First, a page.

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kurthicks

route topo software?

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Anyone know what kind of software guidebook authors are using to produce route topos?

 

Hand drawings are fine and all, but I'd like to do something a little better.

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I will be talking to the head of GIS for SeaTac tomorrow. If you send me a PM in the morning to remind me, I will ask him if he knows about this.

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Adobe Illustrator, but that may be overkill. (Basically you need vector-based graphics on top of an image -- MS Paint is strictly a pixel-based program).

 

You can probably use Powerpoint too if you set the parameters right to resize your layout and print to PDF.

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So I got an in-depth lesson in GIS yesterday, and it is way different than I thought. Topo are only one layer of the GIS world, and an array of publishing kits exist for creating topos. Because it was a small part of the whole GIS package, it wasn't on the tip of the tongue of the dude I was talking to.

Sorry I couldn't get you a better answer, and good luck with your search.

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illustrator would be the best for a couple pages of topos.

 

if your laying it out in a book fashion - i would draw in illustrator, then bring it into indesign for the layout.

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Prepare the topo in Adobe Photoshop or another pixel based program, then overlay it in Illustrator as a vector based graphics for the color.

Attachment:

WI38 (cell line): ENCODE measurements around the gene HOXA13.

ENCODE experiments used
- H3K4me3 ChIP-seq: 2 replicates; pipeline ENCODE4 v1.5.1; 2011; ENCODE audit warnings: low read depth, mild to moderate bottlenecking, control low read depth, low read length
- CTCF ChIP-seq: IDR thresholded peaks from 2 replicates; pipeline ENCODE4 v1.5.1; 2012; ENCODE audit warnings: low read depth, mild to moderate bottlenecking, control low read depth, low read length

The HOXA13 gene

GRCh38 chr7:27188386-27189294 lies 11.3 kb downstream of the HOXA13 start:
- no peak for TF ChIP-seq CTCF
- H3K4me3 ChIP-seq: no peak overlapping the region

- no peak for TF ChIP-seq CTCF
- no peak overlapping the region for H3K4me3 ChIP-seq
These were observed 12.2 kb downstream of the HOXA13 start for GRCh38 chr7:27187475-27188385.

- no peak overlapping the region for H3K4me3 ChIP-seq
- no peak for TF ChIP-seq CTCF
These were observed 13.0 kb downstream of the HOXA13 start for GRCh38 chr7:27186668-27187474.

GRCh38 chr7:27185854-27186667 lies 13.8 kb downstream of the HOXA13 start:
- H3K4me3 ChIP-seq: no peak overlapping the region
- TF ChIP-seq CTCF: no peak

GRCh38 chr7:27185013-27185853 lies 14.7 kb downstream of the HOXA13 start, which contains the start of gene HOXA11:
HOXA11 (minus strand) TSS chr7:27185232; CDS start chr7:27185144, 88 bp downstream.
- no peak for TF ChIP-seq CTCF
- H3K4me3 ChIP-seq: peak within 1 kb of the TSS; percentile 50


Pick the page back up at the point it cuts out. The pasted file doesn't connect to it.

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depends on whether you are self-published or not... there's a jillion programs that will draw a decent topo, provided you can clearly envison one...if you have a real publisher they will certainly have something to say about what programs you use and will have a whole list of some real and some bullshit reasons why their program choices are the "professional way". That said, most professional graphic "artists" have some familiarity with Adobe Illustrator. If you submit ruffs to a publisher and they hire an illustrator that person will probably be pressured to use Illustrator.

 

I've been an illustrator and climber for a long time and my personal approach is to draw them rather large in ink...with a technical pen, then scan them into photoshop and clean them up... then use the photoshop text tool for the type, the x's for the bolts, etc. They are clean and sharp and dont look computer generated... there are also 3,452 other ways to do it! PM me if you wanna explore further...

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Illustrator is the Devil's program.

That said, I have it, as well as the whole Adobe suite, and a bunch of other crap you might find useful. I am happy to loan you whatever you want.

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